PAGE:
Below, we've analyzed Whole Foods Market in preparation for a live chat that Whole Foods co-CEO John Mackey will have with us and Fool readers tomorrow. Join us on from 3 to 4 p.m.

Approaching a company from all sides is a great way to analyze the floor and the ceiling of its potential as an investment. We can do this through SWOT analysis, a look at a company's strengths, weaknesses, opportunities, and threats. Today, I'd like to focus on Whole Foods Market (Nasdaq: WFMI), the popular organic grocer.


  • Whole Foods remains the marquee brand in organics, especially after its hotly contested acquisition of Wild Oats. Its competition basically amounts to the spunky Trader Joe's, a slew of indies, and traditional grocers that are devoting more of their shelves to organic items.
  • Last week's quarterly report was a beauty on an absolute basis. Revenue climbed 15%, assisted by an impressive 8.4% spike in identical-store sales. Earnings nearly doubled to $0.38 a share.
  • Selling premium organic groceries in an upscale setting provides a little more wiggle room in markups than traditional supermarkets are afforded. Whole Foods has drummed up net margins of 2.6% over the past four quarters. It may not seem like much, but it's a healthy upgrade to where conventional grocers Safeway (NYSE: SWY), Kroger (NYSE: KR), and SUPERVALU (NYSE: SVU) are perched.


  • Whole Foods has come a long way in rebuffing the "whole paycheck" myth that implies that its costly wares will gobble up entire paychecks. Walk into a store, and you will find competitive pricing on soymilk, store brands, and other items. Recent value-pricing initiatives point to deals within the store. However, consumers still tend to flock back to cheaper processed edibles when money is tight during recessionary stretches. Want proof? Whole Foods may be coming off its third consecutive quarter of positive comps, but identical-store sales had fallen in each of the five previous periods.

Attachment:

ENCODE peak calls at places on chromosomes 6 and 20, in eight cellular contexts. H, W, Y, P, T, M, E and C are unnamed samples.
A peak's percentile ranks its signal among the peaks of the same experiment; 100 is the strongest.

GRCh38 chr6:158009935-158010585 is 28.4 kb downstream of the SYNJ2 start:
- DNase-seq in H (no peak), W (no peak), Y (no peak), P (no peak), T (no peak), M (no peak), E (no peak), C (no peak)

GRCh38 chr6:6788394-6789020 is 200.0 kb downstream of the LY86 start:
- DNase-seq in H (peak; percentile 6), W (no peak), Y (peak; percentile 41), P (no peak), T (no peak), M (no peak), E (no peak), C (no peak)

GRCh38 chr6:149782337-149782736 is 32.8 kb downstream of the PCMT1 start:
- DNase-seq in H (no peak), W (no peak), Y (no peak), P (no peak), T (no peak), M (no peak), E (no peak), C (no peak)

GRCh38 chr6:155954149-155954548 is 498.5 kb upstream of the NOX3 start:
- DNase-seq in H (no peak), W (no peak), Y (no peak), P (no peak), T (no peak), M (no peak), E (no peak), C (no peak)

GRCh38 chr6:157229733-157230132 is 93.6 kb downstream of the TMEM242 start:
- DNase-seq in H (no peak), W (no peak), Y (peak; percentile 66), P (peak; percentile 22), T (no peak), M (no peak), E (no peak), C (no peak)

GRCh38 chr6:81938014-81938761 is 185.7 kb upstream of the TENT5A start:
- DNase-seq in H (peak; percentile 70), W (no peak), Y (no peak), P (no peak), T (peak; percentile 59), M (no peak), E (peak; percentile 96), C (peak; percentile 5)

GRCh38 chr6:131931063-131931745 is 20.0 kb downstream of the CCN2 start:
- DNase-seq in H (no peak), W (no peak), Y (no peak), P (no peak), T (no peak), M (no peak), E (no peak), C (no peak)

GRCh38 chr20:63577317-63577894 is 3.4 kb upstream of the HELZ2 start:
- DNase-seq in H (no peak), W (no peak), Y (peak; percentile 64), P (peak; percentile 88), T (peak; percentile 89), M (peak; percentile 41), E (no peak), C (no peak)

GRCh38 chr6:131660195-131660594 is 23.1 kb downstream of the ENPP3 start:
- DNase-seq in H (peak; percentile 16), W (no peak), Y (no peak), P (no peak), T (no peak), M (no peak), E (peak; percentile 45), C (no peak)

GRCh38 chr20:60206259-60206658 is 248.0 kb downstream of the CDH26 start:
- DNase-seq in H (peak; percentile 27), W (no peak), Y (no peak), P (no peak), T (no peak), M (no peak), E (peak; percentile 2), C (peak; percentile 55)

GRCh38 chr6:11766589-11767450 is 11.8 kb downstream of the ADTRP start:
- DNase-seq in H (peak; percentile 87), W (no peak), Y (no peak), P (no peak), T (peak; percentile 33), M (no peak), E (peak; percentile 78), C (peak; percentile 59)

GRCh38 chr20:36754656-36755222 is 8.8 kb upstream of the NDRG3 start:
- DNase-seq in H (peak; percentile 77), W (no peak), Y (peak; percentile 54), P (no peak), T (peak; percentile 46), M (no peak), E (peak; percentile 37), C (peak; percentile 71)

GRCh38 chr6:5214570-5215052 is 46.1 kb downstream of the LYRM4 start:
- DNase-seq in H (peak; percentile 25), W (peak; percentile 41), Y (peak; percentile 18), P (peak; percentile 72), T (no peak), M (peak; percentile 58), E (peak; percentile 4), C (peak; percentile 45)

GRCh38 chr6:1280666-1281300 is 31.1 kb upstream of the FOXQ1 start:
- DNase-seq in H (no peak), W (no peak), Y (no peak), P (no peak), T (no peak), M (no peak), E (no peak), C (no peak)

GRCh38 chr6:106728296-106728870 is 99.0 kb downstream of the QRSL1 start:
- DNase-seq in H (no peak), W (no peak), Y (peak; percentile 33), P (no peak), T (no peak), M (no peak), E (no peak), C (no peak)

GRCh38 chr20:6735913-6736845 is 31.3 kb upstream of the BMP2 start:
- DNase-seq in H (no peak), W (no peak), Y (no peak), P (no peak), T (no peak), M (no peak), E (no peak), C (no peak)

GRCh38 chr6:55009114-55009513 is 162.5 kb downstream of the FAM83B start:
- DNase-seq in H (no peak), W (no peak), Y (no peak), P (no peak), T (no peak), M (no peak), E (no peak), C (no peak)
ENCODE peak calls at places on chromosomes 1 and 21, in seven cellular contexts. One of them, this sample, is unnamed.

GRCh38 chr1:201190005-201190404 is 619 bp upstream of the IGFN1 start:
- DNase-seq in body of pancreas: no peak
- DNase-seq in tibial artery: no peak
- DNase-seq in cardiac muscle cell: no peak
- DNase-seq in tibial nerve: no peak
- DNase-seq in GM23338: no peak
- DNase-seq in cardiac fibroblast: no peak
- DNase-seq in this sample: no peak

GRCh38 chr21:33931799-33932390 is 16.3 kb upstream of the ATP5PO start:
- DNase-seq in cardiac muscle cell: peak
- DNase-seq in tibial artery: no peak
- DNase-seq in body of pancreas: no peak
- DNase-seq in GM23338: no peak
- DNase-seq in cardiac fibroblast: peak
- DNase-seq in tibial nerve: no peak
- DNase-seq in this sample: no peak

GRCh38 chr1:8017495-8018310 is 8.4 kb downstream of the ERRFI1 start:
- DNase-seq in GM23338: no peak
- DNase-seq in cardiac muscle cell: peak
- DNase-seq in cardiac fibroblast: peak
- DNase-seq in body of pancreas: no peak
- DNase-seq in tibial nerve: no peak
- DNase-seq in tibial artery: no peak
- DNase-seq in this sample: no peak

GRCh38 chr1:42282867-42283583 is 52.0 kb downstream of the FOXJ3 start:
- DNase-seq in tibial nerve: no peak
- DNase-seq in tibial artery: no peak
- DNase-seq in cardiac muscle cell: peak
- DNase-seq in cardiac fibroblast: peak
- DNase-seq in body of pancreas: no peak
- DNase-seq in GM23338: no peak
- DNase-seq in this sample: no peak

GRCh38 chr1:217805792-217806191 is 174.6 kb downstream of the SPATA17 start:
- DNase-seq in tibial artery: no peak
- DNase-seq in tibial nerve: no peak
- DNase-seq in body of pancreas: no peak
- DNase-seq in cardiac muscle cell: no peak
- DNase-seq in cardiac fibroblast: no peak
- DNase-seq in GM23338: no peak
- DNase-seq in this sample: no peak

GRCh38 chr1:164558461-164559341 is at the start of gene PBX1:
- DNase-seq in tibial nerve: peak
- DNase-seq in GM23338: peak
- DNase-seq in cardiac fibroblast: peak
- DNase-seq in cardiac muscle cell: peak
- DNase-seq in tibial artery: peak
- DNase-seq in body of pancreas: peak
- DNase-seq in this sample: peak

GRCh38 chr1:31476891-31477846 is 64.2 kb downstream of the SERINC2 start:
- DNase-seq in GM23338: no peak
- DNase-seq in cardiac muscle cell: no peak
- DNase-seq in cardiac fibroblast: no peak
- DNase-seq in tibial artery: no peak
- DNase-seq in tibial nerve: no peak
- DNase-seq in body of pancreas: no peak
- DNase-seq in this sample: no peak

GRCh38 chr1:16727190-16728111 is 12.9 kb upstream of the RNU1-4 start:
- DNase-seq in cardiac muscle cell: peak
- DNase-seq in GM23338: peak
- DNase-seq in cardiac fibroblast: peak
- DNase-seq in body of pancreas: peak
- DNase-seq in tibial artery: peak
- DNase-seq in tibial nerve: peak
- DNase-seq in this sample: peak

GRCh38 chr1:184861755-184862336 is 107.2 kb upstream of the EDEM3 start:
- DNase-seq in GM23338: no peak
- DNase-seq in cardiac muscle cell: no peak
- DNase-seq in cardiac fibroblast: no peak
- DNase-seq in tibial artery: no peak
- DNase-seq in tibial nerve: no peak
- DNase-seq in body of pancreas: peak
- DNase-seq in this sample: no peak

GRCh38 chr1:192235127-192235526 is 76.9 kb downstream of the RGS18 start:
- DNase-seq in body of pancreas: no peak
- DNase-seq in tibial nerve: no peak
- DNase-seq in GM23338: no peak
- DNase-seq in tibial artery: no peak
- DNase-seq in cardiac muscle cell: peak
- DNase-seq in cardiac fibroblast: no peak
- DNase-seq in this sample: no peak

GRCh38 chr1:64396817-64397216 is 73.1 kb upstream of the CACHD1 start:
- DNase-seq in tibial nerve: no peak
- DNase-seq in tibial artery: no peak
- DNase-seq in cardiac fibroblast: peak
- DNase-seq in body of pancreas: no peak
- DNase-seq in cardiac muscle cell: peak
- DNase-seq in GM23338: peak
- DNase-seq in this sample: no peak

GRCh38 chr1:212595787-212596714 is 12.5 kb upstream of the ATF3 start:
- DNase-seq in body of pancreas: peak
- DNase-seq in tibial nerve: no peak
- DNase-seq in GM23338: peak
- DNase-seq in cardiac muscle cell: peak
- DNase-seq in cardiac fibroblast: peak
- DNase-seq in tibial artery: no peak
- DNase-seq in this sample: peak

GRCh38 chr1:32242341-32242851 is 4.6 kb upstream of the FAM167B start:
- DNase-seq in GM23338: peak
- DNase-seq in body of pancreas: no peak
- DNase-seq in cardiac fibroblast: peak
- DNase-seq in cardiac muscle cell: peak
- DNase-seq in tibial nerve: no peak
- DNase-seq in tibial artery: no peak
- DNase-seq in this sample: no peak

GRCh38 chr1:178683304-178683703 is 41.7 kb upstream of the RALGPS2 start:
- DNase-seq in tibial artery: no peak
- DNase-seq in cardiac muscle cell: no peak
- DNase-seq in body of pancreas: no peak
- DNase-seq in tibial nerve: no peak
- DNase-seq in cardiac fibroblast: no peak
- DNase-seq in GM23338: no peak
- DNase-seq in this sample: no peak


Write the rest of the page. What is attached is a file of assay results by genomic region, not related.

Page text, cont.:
• Closing in on 300 stores, Whole Foods' expansion is slowing on a percentage basis. It will only open one new unit this quarter. Saturating the market also finds Whole Foods entering smaller markets with smaller stores. The 15 stores that it has opened so far this fiscal year, on average, are significantly smaller than the 15 locations opened in fiscal 2009.


  • International expansion offers the elbowroom that the United States lacks. Whole Foods has tiptoed into Canada and Great Britain, but there is certainly room for bolder forays abroad.
  • Shares of Whole Foods took a hit after last week's ho-hum sales outlook, but there's more to this than decelerating comps and sales growth. This is still a scalable model, and Whole Foods may have disappointed investors with its target of 10% to 13% in sales growth for fiscal 2011, but earnings -- at the projected range's midpoint -- are pegged to improve by a respectable 17%.  


  • Fiscal third-quarter earnings soaring 88% to $0.38 a share is great, but it's the first time in nearly two years that Whole Foods didn't top Wall Street expectations. Analysts were already waiting at the $0.38-a-share mark. The trend indicates that the pros have finally caught up to Whole Foods, creating pressure to outperform in the current quarter.
  • The company is now a few cozy years removed from its Rahodeb fiasco, when CEO John Mackey hit financial message boards under a pseudonym to discuss his company and mix it up with bashers. The charismatic founder has been on a shorter leash after that, even now having to share the CEO title.
  • Wal-Mart (NYSE: WMT) continues to push into groceries, with "cheap chic" Target (NYSE: TGT) following suit. Their organic offerings are limited at the moment, but they have the ability to compete aggressively on price if they believe that they can make it up elsewhere. It's the model that Wal-Mart and Best Buy (NYSE: BBY) utilized in all but driving music stores to extinction, and groceries may be next.  

Remember, we'll be hosting a live chat with Whole Foods co-CEO John Mackey tomorrow. Join us on from 3 to 4 p.m.

Best Buy and Wal-Mart are Motley Fool Inside Value recommendations. Best Buy and Whole Foods are Stock Advisor picks. Motley Fool Options has recommended a bull call spread position on Best Buy. The Fool owns shares of Best Buy. Try any of our Foolish newsletters today, free for 30 days. The Motley Fool has a disclosure policy.

Longtime Fool contributor Rick Munarriz digs the covered garage that is part of the Whole Foods that's a mile from his home. It makes rainy summer days that much easier to get through. He does not own shares in any of the companies in this story. He is also part of the Rule Breakers newsletter research team, seeking out tomorrow's ultimate growth stocks a day early.